Walking Your Cat on a Leash

Answering the call of the wild, safely.


© DenisNata | Bigstock

So many house cats want what we can’t safely give them: the great outdoors. Their natural instinct is to explore, yet cats allowed to roam outside face multiple risks, including preying wildlife, fast-moving cars, parasites, accidental poisonings, and disease. For instance, a cat can get feline leukemia or upper respiratory infections from tangling with a feral cat, or become poisoned from lapping up sweet-tasting anti-freeze or nibbling on chemically treated lawns.

But what if you and your cat could negotiate a happy compromise—a harness?

Harnessing your pet’s outdoor yearnings

A harness is not for every cat — some will never go for it — but for those who want to get outside and can be trained to accept one, a harness offers the best of both worlds: the ability to be out in the world and to do so tethered to you so he remains safe at all times.

Of course, cats are not dogs. For the most part, they’re not going to eagerly run up to you as soon as you shake the leash. Here’s what you need to know to allow your cat to grow accustomed to leash walking.

-Don’t start by trying to put the harness on. Simply leave it near favorite resting places for your pet to get used to the sight and odor.

-Give your cat favorite treats when he’s near the harness. Even put some delectable food on a dish next to it.

-Proceed slowly through the process of putting the harness on. Just place it gently over him one day, slip him through part of it the next, and so on.

-Get your cat used to walking indoors with the harness on, first without a leash attached, then with.

-Allow your harnessed and leashed cat to explore at your doorway. If he runs back in the house, that’s his choice. Try it a few more times — once a day. You don’t want to overwhelm him. And remember, no is no. This doesn’t have to work.

-Choose a quiet spot for your cat’s initial promenade outdoors. Bring him to a quiet spot in a carrier, if necessary.

-“Read” your cat for signs of overload.

Expanding his harnessed horizons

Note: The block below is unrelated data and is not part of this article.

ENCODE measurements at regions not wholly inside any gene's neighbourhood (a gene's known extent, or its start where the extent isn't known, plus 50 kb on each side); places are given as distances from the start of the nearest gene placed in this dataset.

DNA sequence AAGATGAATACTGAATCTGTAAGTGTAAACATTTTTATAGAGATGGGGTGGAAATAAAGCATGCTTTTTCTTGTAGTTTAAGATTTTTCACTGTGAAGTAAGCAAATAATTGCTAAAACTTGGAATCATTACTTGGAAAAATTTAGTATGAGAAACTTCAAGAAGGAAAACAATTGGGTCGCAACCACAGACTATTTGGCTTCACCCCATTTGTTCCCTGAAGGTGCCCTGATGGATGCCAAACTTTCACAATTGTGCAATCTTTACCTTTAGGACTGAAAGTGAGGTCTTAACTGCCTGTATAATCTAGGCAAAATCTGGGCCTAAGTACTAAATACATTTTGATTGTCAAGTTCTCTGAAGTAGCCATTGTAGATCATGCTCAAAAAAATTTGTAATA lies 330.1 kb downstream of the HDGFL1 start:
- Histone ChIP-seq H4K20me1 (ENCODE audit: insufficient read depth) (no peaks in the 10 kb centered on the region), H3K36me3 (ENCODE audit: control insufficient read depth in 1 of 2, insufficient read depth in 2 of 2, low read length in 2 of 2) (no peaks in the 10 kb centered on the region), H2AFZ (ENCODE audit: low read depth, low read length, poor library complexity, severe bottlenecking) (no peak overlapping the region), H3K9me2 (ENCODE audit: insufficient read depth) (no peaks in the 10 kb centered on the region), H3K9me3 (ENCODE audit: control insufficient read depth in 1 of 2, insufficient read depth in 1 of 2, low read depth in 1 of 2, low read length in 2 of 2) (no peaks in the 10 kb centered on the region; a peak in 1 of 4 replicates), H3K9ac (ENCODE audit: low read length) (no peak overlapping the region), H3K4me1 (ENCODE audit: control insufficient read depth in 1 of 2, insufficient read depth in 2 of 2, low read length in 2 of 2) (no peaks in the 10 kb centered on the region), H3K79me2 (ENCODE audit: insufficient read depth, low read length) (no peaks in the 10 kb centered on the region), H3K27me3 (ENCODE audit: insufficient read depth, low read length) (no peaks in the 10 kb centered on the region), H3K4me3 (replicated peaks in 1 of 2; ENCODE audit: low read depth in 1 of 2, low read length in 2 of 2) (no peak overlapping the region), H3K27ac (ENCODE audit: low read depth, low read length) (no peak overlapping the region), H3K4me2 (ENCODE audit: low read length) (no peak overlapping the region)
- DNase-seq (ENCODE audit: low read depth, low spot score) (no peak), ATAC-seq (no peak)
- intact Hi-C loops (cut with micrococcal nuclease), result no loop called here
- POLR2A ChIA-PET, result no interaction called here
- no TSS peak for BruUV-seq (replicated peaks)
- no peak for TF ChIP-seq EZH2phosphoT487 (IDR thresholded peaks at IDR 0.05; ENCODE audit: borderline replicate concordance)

Once you’ve gotten your cat accustomed to peaceful exploration outdoors, you can try broadening his horizons bit by bit — if he shows interest in exploring further. Go gradually, the same way you did in introducing him to the harness. If he would rather spend his time outdoors checking out a specific blade of grass than walking, so be it. The primary aim of getting your cat outside is to enjoy fresh air and direct sunlight while making life a little more interesting. How he chooses to spend his time on the leash should be his call.

For cats who walk back their clamoringfor the outdoors

Unfortunately, some cats are simply too jittery by nature to follow through on their dream of walking around outside, even when provided with a harness and willing walker. But that doesn’t mean enjoying the outdoors is out of the question. Options include a carrier that lets your cat enjoy the light and fresh air without risk of harm. Just place it in an outdoor setting where you can keep watch over your pet.

Another alternative is an outdoor space referred to as a catio — a screened-in patio for cats. Such a screened area, rigged just for the cat, can be a nicely-sized space with a bed, bowls, and climbing apparatus. Even a simple outdoor window perch can be screened for your pet’s enjoyment.


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